By Ashok Gulati & Ritika Juneja
On World Water Day (March 22), PM Narendra Modi launched a campaign, ‘Catch the rain’, under the Centre’s flagship Jal Shakti Abhiyan. He emphasised that every penny being spent under MGNREGA must be used to conserve water. This is a laudable objective. But, what needs close attention is where do we stand on the water front, and how can we ensure that everyone has access to safe drinking water, while industry and agriculture also get sufficient water to produce what is demanded.
As per the Central Water Commission’s assessment of water availability using space inputs (2019), India receives mean annual precipitation of about 3,880 billion cubic metres (bcm) but it utilizes only 699 bcm (18%), the rest being lost to evaporation and other factors. The demand for water is likely to be 843 bcm in 2025 and 1,180 bcm by 2050. So, the targets are not beyond our reach if we remain focused and follow an appropriate strategy that not only ‘catches more rain’ but also manages demand of this precious resource better.
Yet, as per the UN’s report on Sustainable Development Goal-6 (SDG-6)—Clean water and sanitation for all by 2030—India achieved only 56.6% of the target by 2019, indicating the need to move much faster. Further, as per the Composite Water Management Index of Niti Aayog (2019), 75% households in India do not have access to drinking water on their premises, and India ranks 120th amongst 122 countries in the water quality index. India is identified as a water-stressed country with its per capita water availability declining from 5,178 cubic metre (m3)/year in 1951 to 1,544 m3 in 2011, which is likely to go down further to 1,140 m3 by 2050. This does not paint a very rosy picture on the water front.
How does one move forward? Agriculture uses about 78% of India’s freshwater resources. And, as India develops, the share of drinking water, industry, and other uses is likely to rise. Unless one learns to produce ‘more crop per drop’, the challenge can be daunting. For this, we need a paradigm-shift in our thinking and strategy to not just increase land productivity measured as tonnes per hectare (t/ha) but also maximise applied irrigation productivity measured as kilograms or Rs per cubic meter of water (kg/m3).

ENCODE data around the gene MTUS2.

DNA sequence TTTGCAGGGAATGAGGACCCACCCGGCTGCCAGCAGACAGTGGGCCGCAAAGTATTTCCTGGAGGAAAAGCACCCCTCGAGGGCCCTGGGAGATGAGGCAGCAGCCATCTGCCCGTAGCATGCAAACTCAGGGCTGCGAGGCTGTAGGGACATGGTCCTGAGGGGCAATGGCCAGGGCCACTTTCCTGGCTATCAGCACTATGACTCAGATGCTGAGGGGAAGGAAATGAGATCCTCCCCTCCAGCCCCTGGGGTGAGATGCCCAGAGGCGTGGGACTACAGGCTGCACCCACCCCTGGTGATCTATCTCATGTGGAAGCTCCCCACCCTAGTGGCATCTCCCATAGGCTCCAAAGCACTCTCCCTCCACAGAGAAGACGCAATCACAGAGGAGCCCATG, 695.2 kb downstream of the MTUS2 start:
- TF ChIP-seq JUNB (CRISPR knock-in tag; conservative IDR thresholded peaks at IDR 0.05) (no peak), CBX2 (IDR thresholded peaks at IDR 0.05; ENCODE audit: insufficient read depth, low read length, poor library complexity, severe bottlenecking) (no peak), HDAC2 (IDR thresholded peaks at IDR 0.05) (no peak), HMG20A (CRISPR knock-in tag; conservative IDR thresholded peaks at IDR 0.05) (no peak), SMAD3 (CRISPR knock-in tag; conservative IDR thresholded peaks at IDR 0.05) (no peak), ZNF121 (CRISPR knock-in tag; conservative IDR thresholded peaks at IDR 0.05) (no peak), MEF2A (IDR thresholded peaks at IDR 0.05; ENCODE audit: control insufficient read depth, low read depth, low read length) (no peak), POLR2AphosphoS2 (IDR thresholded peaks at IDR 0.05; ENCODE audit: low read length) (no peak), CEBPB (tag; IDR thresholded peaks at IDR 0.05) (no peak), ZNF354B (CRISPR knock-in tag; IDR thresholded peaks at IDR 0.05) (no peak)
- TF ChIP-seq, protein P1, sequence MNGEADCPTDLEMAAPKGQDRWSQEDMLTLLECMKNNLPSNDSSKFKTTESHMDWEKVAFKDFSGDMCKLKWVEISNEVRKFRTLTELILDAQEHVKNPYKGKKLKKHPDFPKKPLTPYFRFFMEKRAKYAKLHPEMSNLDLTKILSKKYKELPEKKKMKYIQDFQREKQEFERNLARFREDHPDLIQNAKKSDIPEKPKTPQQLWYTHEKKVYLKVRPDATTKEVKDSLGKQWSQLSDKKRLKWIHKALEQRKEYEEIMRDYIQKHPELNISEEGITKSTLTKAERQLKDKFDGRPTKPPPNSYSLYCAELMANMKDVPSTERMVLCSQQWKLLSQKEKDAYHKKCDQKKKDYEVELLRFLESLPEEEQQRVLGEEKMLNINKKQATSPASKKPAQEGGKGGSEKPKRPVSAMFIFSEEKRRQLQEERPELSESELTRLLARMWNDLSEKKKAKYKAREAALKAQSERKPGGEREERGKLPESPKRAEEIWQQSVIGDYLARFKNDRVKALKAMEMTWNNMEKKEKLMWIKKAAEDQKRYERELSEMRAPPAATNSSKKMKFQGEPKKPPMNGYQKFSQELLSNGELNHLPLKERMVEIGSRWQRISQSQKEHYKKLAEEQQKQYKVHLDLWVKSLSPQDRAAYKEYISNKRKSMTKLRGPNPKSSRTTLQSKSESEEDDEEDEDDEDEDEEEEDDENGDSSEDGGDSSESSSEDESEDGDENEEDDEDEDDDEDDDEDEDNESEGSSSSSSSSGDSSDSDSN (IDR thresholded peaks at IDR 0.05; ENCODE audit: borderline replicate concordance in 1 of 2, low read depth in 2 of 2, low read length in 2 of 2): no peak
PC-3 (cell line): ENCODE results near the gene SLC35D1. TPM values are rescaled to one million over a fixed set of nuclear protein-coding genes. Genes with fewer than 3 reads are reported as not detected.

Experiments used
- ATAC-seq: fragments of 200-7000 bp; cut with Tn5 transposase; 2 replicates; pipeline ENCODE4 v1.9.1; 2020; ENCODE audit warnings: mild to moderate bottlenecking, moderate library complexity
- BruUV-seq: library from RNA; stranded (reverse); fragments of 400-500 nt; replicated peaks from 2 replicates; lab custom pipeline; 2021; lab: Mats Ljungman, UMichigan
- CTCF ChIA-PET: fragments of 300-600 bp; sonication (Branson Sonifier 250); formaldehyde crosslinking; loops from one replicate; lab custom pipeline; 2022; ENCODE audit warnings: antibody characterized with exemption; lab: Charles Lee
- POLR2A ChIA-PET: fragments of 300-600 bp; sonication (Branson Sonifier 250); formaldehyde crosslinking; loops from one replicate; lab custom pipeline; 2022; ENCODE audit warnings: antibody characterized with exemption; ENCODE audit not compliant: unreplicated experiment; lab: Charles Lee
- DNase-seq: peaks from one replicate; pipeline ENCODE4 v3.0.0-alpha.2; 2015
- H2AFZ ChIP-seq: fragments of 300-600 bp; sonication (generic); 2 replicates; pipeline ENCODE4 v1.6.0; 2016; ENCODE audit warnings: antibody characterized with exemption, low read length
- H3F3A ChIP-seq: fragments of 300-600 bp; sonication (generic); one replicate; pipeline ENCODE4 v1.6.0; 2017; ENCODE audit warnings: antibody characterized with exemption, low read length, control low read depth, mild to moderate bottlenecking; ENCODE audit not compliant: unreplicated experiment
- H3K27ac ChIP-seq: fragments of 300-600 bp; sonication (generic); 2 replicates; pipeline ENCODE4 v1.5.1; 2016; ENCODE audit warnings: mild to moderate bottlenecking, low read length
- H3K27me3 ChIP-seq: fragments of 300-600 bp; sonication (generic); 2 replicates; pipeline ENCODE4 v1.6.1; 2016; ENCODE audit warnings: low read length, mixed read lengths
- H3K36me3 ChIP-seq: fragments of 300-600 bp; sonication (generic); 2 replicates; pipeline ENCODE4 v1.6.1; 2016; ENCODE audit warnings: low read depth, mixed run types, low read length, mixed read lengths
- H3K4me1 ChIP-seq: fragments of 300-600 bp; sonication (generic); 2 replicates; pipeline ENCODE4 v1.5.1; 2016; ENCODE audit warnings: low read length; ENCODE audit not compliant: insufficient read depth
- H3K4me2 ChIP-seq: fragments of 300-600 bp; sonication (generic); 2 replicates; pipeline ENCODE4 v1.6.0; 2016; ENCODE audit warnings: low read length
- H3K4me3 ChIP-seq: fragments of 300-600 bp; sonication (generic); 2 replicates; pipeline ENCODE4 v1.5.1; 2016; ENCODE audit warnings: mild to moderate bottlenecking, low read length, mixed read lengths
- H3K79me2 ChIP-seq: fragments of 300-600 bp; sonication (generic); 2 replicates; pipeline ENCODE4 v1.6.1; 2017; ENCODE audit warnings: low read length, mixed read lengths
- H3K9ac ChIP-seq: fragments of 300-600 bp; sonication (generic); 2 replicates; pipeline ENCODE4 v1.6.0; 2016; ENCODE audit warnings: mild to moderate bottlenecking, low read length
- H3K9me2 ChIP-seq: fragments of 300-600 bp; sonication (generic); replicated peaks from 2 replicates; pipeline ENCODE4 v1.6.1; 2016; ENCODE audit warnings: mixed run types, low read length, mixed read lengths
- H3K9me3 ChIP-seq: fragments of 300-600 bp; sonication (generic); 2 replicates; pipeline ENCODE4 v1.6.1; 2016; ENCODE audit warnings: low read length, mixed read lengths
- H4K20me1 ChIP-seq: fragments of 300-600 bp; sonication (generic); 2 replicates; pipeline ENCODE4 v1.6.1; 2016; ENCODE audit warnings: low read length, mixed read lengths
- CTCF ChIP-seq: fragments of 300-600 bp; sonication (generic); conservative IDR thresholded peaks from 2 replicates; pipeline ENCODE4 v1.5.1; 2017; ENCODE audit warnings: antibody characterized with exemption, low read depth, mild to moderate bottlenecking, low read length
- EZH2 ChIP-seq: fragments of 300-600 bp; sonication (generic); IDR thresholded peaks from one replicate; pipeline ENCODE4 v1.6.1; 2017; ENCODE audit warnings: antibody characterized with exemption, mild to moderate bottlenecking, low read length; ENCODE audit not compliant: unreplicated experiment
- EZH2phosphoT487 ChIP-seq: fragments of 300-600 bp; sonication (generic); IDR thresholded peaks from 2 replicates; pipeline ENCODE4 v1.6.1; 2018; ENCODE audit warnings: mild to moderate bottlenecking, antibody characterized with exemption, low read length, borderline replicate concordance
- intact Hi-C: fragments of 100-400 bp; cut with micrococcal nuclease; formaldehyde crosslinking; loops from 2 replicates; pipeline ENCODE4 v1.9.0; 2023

So far, with decades of large public and private investments in irrigation, only about half of India’s gross cropped area (198 million hectares) is irrigated. Groundwater contributes about 64%, canals 23%, tanks 2% and other sources 11% to this irrigation. This results primarily from the skewed incentive of free or highly subsidised power, particularly in the northwestern belt of India, the erstwhile seat of the Green Revolution. Over-exploitation of groundwater has made this region one amongst the three top water-risk hotspots, the others being northeastern China and southwestern US (California). Overall, about 1,592 blocks in 256 districts in India are either critical or overexploited.
If we have to use our water more wisely in agriculture, two crops—rice and sugarcane—deserve special attention. As per a NABARD-ICRIER study on water productivity mapping (bit.ly/3ct9Tmd), these two crops consume almost 60% of India’s irrigation water. The accompanying graphic shows applied irrigation water productivity against land productivity for rice and sugarcane in important states growing these crops. It is interesting to see while Punjab scores high on land productivity of rice, it is at the bottom with respect to applied irrigation water productivity. Similarly, in case of sugarcane, irrigation water productivity in Andhra Pradesh, Karnataka, Maharashtra and Tamil Nadu is only a third that of Bihar and UP. Thus, there is a need to realign cropping patterns based on a per unit of applied irrigation water productivity.
Technologies exist that can produce the same output with almost half the irrigation water in these two crops. Jain Irrigation, for instance, has set up drip-irrigation pilots for paddy in Karnal (Haryana) and Tamil Nadu and for sugarcane in Maharashtra, Karnataka and Andhra Pradesh. The results of these pilots indicate while it takes 3,065 litres of water to produce 1 kg of paddy grain (yield level 7.75 t/ha) under the traditional flood irrigation, under drip, the requirement can be reduced to just 842 litres. The benefit-cost ratio of drip with ‘fertigation’ in case of sugarcane in Karnataka is observed to be 2.64. An extension to this is the ‘Family Drip System’ innovated by the largest drip irrigation company in the world, Netafim (Israel-based). Netafim has also launched its largest demonstration project in Asia at Ramthal, Karnataka. Direct Seeded Rice (DSR) and System of Rice Intensification (SRI) can also save 25-30% of water compared to traditional flood irrigation. But, unfortunately, the harsh reality is that technological solutions cannot make much headway unless pricing policies of agri-inputs are put on the right track and farmers are incentivised for saving water.
The Punjab government, along with the World Bank and J-PAL, has launched certain pilots under its Paani Bachao Paise Kamao policy to encourage rational use of water among farmers. Under the initiative, water-meters are installed on the farmers’ pumps, and if they save water/power compared to what they have been using (taken as entitlement), they get paid for those savings, with direct transfers to their bank accounts.
It is time to switch from highly subsidised pricing of water, power, and even fertilisers, to direct income support on a per hectare basis and investment policies that help with newer technologies and innovations. Water and power need to be priced as per their economic value or at least to recover significant part of their costs to ensure sustainable agriculture.
Gulati is Infosys Chair professor for agriculture, and Juneja is a consultant, ICRIER